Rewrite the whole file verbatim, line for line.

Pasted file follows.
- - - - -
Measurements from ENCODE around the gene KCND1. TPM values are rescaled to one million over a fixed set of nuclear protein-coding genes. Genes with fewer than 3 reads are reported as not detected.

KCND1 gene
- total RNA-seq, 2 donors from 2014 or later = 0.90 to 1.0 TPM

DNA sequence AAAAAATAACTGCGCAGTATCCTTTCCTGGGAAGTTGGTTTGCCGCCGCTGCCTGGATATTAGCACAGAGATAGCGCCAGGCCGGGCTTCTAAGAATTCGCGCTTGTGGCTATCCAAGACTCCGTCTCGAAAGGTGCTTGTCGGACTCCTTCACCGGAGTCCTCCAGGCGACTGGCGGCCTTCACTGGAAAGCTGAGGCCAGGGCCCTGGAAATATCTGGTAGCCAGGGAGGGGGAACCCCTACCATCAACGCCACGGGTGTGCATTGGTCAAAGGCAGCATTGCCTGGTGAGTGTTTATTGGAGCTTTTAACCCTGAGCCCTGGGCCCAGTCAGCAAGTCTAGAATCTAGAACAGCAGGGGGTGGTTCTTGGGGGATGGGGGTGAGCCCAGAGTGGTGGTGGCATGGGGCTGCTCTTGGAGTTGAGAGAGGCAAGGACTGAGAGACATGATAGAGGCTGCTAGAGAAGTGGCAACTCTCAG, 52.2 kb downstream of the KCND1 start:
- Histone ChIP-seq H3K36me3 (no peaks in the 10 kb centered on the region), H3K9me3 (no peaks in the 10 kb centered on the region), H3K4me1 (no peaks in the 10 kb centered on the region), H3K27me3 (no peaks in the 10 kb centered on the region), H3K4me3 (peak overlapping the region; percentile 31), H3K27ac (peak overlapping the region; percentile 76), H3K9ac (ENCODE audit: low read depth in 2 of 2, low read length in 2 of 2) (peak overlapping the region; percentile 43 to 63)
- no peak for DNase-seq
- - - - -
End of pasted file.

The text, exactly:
Measurements from ENCODE around the gene KCND1. TPM values are rescaled to one million over a fixed set of nuclear protein-coding genes. Genes with fewer than 3 reads are reported as not detected.

KCND1 gene
- total RNA-seq, 2 donors from 2014 or later = 0.90 to 1.0 TPM

DNA sequence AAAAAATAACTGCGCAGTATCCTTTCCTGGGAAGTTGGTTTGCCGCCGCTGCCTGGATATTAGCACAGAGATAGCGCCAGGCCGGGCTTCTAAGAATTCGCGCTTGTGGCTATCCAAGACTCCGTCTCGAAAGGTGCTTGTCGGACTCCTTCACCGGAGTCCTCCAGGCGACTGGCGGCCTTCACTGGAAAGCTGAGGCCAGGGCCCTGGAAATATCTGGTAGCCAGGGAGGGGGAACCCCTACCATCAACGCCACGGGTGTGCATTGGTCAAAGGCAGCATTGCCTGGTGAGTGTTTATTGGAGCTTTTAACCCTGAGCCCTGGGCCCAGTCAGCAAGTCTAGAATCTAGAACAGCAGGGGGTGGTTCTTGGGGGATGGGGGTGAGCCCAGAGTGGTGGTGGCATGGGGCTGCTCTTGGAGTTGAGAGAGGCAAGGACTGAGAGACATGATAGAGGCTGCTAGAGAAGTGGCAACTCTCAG, 52.2 kb downstream of the KCND1 start:
- Histone ChIP-seq H3K36me3 (no peaks in the 10 kb centered on the region), H3K9me3 (no peaks in the 10 kb centered on the region), H3K4me1 (no peaks in the 10 kb centered on the region), H3K27me3 (no peaks in the 10 kb centered on the region), H3K4me3 (peak overlapping the region; percentile 31), H3K27ac (peak overlapping the region; percentile 76), H3K9ac (ENCODE audit: low read depth in 2 of 2, low read length in 2 of 2) (peak overlapping the region; percentile 43 to 63)
- no peak for DNase-seq